CPJ Blog

Press Freedom News and Views

Dahlia El Zein

CPJ Middle East and North Africa Research Associate Dahlia El Zein, a Lebanese native who grew up in Cairo, received her master’s degree in Arab studies from Georgetown University’s School of Foreign Service in Washington, D.C. She speaks Arabic fluently and has traveled widely in the Middle East.

Blog   |   Tunisia

Receding hopes for press freedom in Tunisia

Tunisian journalists from Assabah call for more freedom at a protest in Tunis on September 11, 2012. (AFP/Khalil)

These days, press freedom in Tunisia feels ever more distant.

Many journalists believed that media freedoms, which were virtually nonexistent under former President Zine el-Abidine Ben Ali, would grow after his ouster. During the aftermath of the December 2010 uprising, an independent press blossomed and special commissions were set up to reform the media sector. But since the elected government took office nine months ago, the tide has slowly reversed.

Blog   |   Egypt

Egypt's state-run media threatened by Shura move

Egyptian Foreign Minister Mohammed Kamel Amr and U.S. Secretary of State Hillary Clinton held a press conference in Cairo on Saturday. (AP/Brendan Smialowski)

The first test for the future of press freedom in Egypt since President Mohamed Morsi took office is not going well.

Blog   |   Bahrain, CPJ

Breaking pledge, Bahrain bars free expression mission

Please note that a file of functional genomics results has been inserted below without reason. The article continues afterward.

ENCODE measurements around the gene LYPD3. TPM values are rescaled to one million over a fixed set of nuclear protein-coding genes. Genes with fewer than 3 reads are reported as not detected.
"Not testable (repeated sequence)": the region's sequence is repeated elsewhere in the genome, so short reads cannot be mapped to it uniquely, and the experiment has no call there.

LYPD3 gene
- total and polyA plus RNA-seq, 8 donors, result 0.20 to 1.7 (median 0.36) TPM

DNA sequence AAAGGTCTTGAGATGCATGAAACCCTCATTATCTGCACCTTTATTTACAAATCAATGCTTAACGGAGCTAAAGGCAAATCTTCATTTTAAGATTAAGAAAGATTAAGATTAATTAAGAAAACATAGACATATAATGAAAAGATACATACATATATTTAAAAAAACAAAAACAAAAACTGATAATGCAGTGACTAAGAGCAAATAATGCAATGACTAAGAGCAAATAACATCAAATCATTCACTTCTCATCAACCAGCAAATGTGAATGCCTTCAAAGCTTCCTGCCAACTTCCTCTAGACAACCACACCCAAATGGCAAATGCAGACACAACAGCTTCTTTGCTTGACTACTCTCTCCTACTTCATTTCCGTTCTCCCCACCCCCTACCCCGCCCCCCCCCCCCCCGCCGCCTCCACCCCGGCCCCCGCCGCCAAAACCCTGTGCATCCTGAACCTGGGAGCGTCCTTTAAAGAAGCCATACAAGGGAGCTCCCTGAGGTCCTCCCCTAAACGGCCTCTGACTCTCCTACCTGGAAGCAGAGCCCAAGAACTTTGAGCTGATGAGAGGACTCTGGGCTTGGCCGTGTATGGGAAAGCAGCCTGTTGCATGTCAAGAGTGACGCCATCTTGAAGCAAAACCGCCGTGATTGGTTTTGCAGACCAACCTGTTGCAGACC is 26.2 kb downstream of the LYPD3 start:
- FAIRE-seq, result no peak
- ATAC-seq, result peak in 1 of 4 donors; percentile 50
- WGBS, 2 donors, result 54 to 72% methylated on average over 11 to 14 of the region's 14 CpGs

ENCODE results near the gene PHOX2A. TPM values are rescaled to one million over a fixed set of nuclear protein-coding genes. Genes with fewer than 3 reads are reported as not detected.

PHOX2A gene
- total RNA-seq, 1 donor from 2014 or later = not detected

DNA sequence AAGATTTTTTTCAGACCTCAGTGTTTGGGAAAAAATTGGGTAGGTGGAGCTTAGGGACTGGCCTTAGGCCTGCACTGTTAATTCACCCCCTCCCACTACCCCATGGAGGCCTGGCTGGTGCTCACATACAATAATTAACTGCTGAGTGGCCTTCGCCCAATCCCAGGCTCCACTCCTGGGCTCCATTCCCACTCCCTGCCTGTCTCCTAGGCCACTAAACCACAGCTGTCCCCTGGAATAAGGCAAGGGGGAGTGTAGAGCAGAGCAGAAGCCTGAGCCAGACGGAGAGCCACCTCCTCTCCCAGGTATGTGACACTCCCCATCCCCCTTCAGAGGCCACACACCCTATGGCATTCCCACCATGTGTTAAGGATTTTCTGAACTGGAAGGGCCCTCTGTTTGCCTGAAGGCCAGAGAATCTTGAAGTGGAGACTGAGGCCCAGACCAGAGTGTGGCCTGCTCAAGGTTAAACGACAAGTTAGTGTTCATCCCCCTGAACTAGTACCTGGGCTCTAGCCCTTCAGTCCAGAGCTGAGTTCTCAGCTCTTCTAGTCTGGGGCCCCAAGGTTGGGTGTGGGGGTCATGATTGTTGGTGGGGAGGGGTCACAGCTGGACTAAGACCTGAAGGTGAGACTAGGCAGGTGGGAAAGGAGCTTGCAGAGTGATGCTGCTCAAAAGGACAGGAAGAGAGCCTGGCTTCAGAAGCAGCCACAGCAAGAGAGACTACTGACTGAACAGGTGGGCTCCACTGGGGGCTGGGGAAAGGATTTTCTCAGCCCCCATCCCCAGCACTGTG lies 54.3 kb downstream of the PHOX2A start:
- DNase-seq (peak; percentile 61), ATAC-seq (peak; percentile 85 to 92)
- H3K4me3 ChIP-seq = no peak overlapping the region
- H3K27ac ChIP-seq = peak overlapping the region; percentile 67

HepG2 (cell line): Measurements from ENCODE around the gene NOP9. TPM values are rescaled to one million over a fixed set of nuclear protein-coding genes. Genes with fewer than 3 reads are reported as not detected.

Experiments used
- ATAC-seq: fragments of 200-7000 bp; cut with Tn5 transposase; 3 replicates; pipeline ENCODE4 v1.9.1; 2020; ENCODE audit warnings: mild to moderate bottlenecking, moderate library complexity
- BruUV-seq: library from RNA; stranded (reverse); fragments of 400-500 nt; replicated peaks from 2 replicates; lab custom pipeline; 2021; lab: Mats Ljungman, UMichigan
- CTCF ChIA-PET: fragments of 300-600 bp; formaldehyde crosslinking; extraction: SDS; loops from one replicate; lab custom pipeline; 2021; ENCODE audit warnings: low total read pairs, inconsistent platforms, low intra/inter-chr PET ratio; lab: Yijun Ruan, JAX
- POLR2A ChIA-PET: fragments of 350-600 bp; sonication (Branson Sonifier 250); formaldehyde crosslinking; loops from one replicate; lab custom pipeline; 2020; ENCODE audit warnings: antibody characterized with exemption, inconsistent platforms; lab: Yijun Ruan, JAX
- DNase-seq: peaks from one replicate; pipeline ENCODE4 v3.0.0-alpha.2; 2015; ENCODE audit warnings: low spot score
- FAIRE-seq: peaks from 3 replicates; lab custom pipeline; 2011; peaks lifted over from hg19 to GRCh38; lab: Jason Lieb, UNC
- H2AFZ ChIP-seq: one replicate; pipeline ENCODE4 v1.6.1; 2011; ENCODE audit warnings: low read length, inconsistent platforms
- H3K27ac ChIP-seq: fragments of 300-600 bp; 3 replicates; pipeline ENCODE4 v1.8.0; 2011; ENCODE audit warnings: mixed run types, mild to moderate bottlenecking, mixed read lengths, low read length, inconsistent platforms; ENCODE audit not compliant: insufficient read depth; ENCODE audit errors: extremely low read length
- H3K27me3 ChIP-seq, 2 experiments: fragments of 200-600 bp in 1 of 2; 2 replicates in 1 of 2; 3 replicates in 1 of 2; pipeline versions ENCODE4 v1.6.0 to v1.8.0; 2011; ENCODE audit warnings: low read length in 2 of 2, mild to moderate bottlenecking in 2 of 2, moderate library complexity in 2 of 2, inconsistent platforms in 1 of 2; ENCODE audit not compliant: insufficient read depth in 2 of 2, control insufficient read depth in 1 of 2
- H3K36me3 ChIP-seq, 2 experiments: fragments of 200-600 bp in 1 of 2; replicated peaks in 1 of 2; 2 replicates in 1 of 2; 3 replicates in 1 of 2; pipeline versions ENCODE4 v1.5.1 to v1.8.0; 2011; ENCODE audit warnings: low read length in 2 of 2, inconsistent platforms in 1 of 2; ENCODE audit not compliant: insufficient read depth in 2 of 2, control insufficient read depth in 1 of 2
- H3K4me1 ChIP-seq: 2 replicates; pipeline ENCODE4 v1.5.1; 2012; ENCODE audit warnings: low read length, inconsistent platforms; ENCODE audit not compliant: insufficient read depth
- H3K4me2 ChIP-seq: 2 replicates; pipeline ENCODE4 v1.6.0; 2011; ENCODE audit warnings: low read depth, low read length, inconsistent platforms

King Hamad bin Issa al-Khalifa's government breaks a promise to allow an international mission to assess free expression in Bahrain. (AP/Hasan Jamali)

Reneging on a promise made just weeks earlier, Bahraini authorities have denied visas to representatives of several free expression organizations who planned to travel to the kingdom next week to assess press and free speech conditions. CPJ is among several organizations that have signed a joint letter to Bahrain's director of human rights organizations condemning the action.  

Blog   |   Syria

In Syria, killing the messenger hasn't killed the message

This image from a March 13 YouTube video is said to show regime forces shelling the restive Idlib province. The video was shot by a local videographer. (AFP/YouTube)

A report on the first anniversary of the Syrian uprising

Weeks of sporadic protests seeking government reform burst into full-fledged unrest on March 15, 2011, when thousands of demonstrators gathered in four Syrian cities. Within days, authorities had cut off news media access to Daraa, a center of the unrest, beginning a sustained effort to shut down international news coverage of the uprising and the government's increasingly violent crackdown. As the civilian death toll has reached well into the thousands, according to U.N. figures, the last four months have taken a particularly dark turn for the press. Eight local and international journalists have been killed on duty since November, at least five in circumstances that raise questions about government culpability. Yet one year after the Syrian uprising began, killing the messenger has not silenced the message.

Blog   |   Syria

The 'new' Syrian media law is nothing new

President al-Assad (AP)

On August 28, President Bashar al-Assad approved a new media law that purportedly upholds freedom of expression and bans the arrest of journalists. Yet less than a week later, on Saturday, a Syrian journalist and contributor to the pan-Arab daily Al-Hayat was arrested, CPJ reported. Just two days before the endorsement of the law, Syrian cartoonist Ali Ferzat was brutally attacked by masked assailants. A close look at the legislation, Decree No. 108, suggests the Assad regime is simply paying lip service to reform.

September 7, 2011 12:46 PM ET

Tags:

Social Media

View all »